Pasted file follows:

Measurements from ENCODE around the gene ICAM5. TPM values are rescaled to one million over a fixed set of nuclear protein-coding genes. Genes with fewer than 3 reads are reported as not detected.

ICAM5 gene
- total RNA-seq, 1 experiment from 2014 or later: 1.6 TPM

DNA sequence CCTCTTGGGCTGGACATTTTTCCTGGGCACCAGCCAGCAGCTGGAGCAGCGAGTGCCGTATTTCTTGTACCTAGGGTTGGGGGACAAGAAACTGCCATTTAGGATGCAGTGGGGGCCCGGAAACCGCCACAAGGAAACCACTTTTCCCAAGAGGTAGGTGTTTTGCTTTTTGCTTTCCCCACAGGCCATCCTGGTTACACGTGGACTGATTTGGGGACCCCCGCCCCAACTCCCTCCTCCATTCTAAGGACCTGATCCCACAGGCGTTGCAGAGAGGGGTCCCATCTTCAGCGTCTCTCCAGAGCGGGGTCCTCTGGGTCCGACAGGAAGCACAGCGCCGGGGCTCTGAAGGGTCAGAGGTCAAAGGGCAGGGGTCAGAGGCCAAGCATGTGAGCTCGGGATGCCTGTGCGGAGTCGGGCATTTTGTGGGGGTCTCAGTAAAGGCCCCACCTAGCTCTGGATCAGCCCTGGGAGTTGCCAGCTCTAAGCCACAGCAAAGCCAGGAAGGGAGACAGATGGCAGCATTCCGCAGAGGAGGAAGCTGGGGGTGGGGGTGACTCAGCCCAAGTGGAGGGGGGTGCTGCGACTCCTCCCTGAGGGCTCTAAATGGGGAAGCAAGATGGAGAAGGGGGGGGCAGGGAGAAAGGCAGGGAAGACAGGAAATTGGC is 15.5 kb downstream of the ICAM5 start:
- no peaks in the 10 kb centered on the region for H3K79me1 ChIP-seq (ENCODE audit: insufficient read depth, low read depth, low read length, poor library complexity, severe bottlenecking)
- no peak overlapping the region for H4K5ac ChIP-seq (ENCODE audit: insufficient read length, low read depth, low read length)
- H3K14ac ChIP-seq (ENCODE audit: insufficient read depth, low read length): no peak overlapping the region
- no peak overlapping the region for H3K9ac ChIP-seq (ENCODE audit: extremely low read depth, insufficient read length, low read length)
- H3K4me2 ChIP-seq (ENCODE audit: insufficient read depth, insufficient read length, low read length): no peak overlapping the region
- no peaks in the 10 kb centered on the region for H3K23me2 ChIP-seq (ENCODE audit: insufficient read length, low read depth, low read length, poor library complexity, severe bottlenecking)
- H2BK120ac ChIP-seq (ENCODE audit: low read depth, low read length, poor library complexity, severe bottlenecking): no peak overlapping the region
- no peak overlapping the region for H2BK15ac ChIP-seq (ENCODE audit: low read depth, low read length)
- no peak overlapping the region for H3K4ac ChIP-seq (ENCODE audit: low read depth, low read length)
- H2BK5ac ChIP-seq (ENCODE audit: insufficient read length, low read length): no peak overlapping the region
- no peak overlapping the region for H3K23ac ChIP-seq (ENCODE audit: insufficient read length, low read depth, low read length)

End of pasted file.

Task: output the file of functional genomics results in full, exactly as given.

Measurements from ENCODE around the gene ICAM5. TPM values are rescaled to one million over a fixed set of nuclear protein-coding genes. Genes with fewer than 3 reads are reported as not detected.

ICAM5 gene
- total RNA-seq, 1 experiment from 2014 or later: 1.6 TPM

DNA sequence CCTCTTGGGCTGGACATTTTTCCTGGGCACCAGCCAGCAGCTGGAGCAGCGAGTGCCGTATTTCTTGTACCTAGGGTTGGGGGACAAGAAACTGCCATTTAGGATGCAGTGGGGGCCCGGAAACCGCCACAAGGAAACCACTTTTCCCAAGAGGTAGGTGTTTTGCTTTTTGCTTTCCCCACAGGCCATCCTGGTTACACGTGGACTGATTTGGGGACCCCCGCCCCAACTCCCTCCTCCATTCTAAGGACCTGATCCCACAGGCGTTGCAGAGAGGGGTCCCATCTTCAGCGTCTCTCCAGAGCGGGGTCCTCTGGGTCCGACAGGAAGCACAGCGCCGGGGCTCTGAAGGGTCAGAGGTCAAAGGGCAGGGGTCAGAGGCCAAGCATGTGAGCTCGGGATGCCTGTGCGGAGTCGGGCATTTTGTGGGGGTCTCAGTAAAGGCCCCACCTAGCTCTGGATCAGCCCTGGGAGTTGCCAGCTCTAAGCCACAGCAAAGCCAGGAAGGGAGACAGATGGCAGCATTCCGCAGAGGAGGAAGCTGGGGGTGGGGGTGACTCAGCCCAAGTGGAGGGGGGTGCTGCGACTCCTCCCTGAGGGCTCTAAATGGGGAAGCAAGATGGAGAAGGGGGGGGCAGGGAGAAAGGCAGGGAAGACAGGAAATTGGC is 15.5 kb downstream of the ICAM5 start:
- no peaks in the 10 kb centered on the region for H3K79me1 ChIP-seq (ENCODE audit: insufficient read depth, low read depth, low read length, poor library complexity, severe bottlenecking)
- no peak overlapping the region for H4K5ac ChIP-seq (ENCODE audit: insufficient read length, low read depth, low read length)
- H3K14ac ChIP-seq (ENCODE audit: insufficient read depth, low read length): no peak overlapping the region
- no peak overlapping the region for H3K9ac ChIP-seq (ENCODE audit: extremely low read depth, insufficient read length, low read length)
- H3K4me2 ChIP-seq (ENCODE audit: insufficient read depth, insufficient read length, low read length): no peak overlapping the region
- no peaks in the 10 kb centered on the region for H3K23me2 ChIP-seq (ENCODE audit: insufficient read length, low read depth, low read length, poor library complexity, severe bottlenecking)
- H2BK120ac ChIP-seq (ENCODE audit: low read depth, low read length, poor library complexity, severe bottlenecking): no peak overlapping the region
- no peak overlapping the region for H2BK15ac ChIP-seq (ENCODE audit: low read depth, low read length)
- no peak overlapping the region for H3K4ac ChIP-seq (ENCODE audit: low read depth, low read length)
- H2BK5ac ChIP-seq (ENCODE audit: insufficient read length, low read length): no peak overlapping the region
- no peak overlapping the region for H3K23ac ChIP-seq (ENCODE audit: insufficient read length, low read depth, low read length)